After 1893, Bierce produced fewer short stories and seems to have focused on "Prattle" rather than on other literary endeavors.

At Hearst’s request, he left San Francisco for Washington, D.C. in 1896. Hearst aimed to upset the railroad funding bill sponsored by Collis P. Huntington, and wanted his best and most lacerating columnist on location in the capital. Bierce agreed that the corrupt Southern Pacific Railroad should not win further support from Congress, and his famous literary campaign against Huntington helped to defeat the bill. He returned to San Francisco feeling re-energized, but in time seemed to lose his zeal for the usual satirical assaults on his enemies.

In February 1898, Bierce reversed his pacifist position regarding war with Spain. The destruction of the Maine persuaded him that war was necessary in Cuba, and he changed the name of "Prattle" to "War Topics." But during the ensuing Spanish-American War, Bierce reported on events with waning enthusiasm and solemnity. He believed the military incompetent, and again questioned the wisdom of U.S. involvement in Cuba.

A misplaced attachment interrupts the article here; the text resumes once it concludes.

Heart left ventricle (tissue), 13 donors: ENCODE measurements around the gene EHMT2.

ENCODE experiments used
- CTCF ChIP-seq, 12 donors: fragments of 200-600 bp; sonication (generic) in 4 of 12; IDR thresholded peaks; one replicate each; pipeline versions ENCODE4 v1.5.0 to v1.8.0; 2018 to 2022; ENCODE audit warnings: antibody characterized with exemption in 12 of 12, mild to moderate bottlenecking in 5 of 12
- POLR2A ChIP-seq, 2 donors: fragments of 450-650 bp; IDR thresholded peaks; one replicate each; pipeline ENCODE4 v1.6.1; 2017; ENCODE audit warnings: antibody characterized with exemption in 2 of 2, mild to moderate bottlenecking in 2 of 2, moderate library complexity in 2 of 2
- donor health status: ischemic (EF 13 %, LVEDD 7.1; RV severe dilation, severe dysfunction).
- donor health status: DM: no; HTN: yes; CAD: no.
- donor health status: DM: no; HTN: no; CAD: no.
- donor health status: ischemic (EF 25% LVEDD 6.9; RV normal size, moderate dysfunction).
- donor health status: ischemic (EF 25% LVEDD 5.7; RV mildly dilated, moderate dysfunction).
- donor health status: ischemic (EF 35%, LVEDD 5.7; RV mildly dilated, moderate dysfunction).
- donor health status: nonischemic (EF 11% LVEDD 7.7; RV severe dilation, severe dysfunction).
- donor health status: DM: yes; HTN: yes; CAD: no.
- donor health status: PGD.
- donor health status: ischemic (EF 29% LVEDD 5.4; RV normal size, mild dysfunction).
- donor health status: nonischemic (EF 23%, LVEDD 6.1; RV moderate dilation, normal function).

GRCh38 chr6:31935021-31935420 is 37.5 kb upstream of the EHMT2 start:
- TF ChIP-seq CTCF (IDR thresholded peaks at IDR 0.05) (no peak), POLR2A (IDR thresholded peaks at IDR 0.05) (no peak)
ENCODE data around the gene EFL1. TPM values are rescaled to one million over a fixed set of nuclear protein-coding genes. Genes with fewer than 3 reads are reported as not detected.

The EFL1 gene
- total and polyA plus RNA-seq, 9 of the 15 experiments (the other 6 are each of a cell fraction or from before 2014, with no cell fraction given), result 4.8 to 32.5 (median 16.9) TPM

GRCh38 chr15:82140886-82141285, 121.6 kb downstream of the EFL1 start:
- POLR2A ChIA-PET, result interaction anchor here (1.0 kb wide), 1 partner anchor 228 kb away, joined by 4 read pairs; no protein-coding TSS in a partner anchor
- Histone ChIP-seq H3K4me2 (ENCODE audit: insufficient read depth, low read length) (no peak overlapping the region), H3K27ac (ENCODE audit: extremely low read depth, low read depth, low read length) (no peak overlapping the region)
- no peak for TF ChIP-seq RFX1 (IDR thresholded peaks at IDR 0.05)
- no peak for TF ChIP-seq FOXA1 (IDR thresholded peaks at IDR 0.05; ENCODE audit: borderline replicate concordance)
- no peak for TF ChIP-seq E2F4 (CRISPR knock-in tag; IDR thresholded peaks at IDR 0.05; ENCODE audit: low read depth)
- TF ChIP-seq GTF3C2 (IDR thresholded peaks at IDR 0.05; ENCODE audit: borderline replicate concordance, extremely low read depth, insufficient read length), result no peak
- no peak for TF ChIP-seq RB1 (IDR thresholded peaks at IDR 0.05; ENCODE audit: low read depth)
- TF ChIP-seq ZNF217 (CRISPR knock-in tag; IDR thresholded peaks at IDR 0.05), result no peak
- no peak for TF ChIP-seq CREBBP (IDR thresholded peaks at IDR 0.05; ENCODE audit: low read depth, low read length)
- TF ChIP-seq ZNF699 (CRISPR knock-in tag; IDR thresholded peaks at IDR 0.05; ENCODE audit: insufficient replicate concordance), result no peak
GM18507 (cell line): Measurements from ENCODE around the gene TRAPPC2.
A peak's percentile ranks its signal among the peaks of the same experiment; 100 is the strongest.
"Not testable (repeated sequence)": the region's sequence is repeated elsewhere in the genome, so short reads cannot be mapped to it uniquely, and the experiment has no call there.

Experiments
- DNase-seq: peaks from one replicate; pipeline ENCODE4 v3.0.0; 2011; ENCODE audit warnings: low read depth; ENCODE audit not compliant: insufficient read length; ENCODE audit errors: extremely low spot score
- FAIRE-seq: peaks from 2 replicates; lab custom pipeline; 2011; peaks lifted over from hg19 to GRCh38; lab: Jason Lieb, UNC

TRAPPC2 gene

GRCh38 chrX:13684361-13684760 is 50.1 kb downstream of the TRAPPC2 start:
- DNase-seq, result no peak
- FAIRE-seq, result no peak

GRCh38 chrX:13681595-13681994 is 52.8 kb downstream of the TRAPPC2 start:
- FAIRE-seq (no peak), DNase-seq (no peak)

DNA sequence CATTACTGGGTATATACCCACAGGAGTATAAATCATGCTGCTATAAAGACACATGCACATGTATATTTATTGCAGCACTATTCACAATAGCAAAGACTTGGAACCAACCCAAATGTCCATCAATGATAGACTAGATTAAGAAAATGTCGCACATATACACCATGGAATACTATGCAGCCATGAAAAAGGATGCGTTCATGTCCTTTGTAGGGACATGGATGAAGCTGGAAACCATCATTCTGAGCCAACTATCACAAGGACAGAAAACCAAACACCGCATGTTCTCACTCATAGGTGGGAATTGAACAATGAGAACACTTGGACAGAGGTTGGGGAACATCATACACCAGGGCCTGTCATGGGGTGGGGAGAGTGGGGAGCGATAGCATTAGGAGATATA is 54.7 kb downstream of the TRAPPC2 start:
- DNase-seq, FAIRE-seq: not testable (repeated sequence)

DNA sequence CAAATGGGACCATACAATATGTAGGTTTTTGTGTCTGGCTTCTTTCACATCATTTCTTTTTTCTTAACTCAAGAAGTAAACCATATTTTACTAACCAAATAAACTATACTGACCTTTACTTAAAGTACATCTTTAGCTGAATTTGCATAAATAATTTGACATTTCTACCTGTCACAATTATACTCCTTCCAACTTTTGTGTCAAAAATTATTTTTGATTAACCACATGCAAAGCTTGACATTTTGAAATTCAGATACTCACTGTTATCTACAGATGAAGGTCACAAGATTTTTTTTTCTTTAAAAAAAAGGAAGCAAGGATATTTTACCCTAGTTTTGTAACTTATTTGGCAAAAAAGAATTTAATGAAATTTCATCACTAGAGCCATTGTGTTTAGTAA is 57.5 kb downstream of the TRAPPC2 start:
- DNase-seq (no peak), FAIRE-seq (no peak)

In these years, Bierce continued to counsel young writers such as George Sterling and Herman Scheffauer. He at times became estranged from his pupils, particularly those whose work he believed lacked originality and truth.

Bierce applied for permanent transfer to Washington in 1899, and Hearst approved. In Washington, Bierce wrote pieces for the Examiner as well as Cosmopolitan and other magazines. He was entertained by President Roosevelt and other Washingtonians eager to meet the notorious journalist and writer.